Difficulties of various kinds can arise in these relationships. Some will be about performance, others will be the consequence of market conditions. It is not uncommon for there to be a disconnect between market potential and publisher expectations, arising most often from lack of knowledge on the part of the publisher. Involving the partner in your acquisition of market knowledge will help remedy this.

It may be the case that a publisher’s books are not receiving sufficient attention in the context of the range carried by the agent or distributor. If you have this concern, raise it constructively with the partner. After a while you may for good reasons remain dissatisfied, and feel you have no choice but to terminate the agreement. But it is good to bear in mind that publishing and bookselling communities are very connected, and it is not desirable to acquire a reputation for unreasonable demands or expectations, or for disrespectful treatment.

There have been instances where the spectacular success of a particular title has brought a windfall commission to an agent. Publishers have been known in these circumstances to renege on the commission payments. Such dishonourable behaviour always becomes widely known and has redounded to the lasting discredit of the publisher. If that success comes your way, you can afford the commission, and the agent should be allowed to share in your good fortune.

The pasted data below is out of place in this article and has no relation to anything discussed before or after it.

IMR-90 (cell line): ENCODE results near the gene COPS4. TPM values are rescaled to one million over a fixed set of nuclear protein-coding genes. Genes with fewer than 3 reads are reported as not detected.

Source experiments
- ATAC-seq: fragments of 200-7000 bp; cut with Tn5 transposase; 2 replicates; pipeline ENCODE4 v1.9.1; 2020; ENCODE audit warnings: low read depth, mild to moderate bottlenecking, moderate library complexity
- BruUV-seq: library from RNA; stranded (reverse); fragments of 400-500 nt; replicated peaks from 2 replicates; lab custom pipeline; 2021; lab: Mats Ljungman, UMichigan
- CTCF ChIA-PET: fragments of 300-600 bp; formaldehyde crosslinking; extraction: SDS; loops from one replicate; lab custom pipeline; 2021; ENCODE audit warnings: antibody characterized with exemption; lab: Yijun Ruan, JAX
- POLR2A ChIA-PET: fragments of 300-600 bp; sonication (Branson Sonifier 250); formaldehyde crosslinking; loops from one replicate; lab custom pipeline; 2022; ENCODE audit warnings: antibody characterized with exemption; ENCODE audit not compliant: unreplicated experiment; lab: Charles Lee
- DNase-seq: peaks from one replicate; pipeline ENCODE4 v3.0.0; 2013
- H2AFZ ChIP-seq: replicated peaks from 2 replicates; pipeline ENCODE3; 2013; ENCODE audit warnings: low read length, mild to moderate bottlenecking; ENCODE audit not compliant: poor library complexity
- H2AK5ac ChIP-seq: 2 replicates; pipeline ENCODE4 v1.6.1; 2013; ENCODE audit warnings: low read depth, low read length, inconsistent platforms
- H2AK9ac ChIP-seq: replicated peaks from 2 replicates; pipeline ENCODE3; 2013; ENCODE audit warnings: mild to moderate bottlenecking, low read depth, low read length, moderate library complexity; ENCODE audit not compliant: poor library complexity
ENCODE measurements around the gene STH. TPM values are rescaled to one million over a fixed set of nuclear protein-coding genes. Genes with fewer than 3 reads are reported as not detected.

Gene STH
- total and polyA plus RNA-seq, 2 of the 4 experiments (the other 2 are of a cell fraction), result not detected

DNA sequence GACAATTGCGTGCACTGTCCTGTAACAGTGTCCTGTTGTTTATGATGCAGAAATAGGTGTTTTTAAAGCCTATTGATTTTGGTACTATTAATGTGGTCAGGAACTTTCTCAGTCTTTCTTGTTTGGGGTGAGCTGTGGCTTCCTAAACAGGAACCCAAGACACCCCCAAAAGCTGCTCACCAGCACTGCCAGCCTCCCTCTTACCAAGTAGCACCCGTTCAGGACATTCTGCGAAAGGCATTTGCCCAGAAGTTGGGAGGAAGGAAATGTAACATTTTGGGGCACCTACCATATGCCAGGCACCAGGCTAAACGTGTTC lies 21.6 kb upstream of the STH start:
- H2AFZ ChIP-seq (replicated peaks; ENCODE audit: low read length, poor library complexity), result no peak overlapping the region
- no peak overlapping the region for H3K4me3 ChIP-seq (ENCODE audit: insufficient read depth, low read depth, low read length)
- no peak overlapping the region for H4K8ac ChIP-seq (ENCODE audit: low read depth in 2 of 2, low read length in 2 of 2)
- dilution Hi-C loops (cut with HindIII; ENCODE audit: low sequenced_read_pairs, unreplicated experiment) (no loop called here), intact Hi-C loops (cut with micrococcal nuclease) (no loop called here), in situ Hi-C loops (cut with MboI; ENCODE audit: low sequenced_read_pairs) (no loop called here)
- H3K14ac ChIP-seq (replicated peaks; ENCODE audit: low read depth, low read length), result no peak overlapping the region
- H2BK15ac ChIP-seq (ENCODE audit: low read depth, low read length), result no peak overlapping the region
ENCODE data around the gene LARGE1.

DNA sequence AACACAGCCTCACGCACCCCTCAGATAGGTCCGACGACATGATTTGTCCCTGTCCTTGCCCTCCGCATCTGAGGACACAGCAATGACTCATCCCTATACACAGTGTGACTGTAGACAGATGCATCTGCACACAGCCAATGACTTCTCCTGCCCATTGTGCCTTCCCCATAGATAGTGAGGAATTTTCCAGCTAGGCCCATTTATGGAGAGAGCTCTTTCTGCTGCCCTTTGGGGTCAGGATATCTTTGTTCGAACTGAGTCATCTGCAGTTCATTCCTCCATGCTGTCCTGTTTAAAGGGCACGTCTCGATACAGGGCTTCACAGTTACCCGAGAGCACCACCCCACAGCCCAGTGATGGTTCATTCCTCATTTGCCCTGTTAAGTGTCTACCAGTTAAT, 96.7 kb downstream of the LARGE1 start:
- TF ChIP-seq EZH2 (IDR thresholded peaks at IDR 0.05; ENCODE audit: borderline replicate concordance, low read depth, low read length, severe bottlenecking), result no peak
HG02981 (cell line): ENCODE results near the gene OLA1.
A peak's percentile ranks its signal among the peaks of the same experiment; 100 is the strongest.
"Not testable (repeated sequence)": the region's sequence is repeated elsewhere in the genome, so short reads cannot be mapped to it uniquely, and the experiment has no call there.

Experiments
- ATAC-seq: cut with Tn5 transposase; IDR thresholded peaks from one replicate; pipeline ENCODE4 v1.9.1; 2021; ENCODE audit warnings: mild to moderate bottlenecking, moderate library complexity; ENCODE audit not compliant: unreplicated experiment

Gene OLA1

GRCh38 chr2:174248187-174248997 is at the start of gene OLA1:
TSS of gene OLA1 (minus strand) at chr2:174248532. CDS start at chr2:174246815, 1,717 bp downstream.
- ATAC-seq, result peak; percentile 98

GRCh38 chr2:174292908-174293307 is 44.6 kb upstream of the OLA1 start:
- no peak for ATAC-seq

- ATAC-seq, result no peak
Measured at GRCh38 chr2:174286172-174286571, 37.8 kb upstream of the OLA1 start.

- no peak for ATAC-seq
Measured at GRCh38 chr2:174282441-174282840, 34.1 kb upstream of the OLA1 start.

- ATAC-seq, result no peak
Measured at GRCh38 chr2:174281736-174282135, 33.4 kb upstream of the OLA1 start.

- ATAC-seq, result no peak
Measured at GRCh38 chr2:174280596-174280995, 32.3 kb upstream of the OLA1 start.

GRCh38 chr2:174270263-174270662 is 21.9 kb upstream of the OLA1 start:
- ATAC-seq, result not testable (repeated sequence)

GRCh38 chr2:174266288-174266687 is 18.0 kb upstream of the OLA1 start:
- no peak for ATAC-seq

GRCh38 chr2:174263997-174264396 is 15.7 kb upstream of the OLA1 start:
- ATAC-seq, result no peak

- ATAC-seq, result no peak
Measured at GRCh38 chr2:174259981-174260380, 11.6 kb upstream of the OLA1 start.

Market collapse or misfortune befalling a distributor may result in a serious decline in sales and an inability to meet payment dates. In these circumstances a degree of understanding and flexibility (extended credit, for example) will mostly produce a better outcome than standing rigidly by the letter of what has been agreed. If an agent is involved, address the problem together. Changes of distributor may be needed, but with the attendant stock valuation, transfer and possible dumping at low prices they are always costly for publishers, and should not be undertaken unadvisedly or in haste. They can also cause ill-will and loss of reputation.

Finally, it should be borne in mind that the international book industry works on medium-to-long-term development of relationships and of market access, based on stability and continuity. Because publishers need their market-partners next year, the year after, and beyond, it is very unwise to take short-term gain that will put partners in difficulty and, particularly, reduce trust.